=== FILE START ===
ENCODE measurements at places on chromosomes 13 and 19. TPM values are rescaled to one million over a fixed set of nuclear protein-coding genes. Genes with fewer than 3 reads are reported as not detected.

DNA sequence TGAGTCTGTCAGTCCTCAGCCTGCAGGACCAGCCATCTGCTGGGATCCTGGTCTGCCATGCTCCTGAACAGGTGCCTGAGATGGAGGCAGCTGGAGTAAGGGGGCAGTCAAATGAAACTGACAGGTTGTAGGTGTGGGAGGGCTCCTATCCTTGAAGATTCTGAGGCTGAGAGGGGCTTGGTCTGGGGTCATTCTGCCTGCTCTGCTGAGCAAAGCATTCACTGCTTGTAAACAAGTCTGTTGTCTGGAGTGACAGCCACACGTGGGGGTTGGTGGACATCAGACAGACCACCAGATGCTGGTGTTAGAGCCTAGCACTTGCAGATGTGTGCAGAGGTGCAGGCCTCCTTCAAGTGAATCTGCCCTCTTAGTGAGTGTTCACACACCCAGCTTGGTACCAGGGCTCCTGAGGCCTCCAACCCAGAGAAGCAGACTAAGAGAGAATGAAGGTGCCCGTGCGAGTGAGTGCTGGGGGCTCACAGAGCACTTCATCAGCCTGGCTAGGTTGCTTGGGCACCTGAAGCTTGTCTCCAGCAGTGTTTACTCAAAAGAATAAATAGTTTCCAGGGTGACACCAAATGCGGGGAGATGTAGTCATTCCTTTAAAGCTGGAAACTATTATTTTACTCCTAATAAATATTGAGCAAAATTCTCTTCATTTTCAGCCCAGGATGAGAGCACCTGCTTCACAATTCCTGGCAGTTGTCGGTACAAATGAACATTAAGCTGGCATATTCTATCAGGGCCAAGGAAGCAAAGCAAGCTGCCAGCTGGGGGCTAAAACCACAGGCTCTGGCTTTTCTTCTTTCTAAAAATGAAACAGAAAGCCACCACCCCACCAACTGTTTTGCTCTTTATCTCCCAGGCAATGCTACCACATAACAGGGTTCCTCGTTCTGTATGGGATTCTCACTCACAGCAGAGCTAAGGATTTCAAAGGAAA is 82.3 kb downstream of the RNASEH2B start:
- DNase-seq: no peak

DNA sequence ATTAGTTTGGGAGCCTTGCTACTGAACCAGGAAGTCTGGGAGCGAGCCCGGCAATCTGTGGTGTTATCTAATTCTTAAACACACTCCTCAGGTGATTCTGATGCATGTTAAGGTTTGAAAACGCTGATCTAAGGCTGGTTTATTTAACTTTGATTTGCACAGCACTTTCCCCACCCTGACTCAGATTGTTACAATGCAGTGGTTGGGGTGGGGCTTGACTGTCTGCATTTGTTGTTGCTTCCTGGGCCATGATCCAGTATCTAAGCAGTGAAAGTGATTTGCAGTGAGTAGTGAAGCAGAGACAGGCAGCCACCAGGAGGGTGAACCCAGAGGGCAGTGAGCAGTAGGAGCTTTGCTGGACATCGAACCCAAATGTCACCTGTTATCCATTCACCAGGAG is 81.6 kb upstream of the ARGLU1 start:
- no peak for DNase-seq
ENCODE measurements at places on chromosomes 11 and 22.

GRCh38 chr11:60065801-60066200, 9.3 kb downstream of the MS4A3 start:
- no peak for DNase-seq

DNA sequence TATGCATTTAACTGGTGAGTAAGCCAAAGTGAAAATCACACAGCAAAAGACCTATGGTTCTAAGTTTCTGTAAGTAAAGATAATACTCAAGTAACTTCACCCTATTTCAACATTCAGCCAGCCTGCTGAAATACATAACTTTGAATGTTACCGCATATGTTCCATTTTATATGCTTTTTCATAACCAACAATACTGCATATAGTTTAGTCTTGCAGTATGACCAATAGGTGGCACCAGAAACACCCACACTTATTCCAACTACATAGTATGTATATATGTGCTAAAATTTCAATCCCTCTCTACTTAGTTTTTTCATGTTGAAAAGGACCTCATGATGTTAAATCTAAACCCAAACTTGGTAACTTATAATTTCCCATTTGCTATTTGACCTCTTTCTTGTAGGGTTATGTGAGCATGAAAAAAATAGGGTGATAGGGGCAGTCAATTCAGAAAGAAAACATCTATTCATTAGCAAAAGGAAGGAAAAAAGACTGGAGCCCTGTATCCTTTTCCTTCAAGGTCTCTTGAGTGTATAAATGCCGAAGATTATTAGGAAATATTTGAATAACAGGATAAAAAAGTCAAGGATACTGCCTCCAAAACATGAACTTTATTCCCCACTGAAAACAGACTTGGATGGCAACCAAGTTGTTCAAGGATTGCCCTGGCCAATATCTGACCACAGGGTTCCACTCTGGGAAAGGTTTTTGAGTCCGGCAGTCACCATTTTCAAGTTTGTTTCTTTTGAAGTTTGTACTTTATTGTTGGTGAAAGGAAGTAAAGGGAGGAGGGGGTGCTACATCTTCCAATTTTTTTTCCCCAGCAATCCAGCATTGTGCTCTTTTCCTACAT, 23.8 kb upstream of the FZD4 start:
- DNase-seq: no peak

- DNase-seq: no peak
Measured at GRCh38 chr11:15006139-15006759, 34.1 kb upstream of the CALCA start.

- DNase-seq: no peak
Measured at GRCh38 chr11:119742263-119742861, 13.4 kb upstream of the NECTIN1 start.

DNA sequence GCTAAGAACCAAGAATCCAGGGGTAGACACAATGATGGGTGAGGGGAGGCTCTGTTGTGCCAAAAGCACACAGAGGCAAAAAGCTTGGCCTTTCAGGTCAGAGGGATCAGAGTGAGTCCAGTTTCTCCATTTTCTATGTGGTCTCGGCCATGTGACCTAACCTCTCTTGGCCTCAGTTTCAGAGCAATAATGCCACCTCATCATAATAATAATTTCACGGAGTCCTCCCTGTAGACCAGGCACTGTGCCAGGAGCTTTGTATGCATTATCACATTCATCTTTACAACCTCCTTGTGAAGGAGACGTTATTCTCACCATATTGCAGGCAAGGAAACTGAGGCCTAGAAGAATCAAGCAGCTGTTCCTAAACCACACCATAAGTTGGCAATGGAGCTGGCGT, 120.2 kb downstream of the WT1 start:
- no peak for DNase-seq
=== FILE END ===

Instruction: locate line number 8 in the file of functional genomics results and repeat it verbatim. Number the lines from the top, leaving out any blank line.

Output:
- no peak for DNase-seq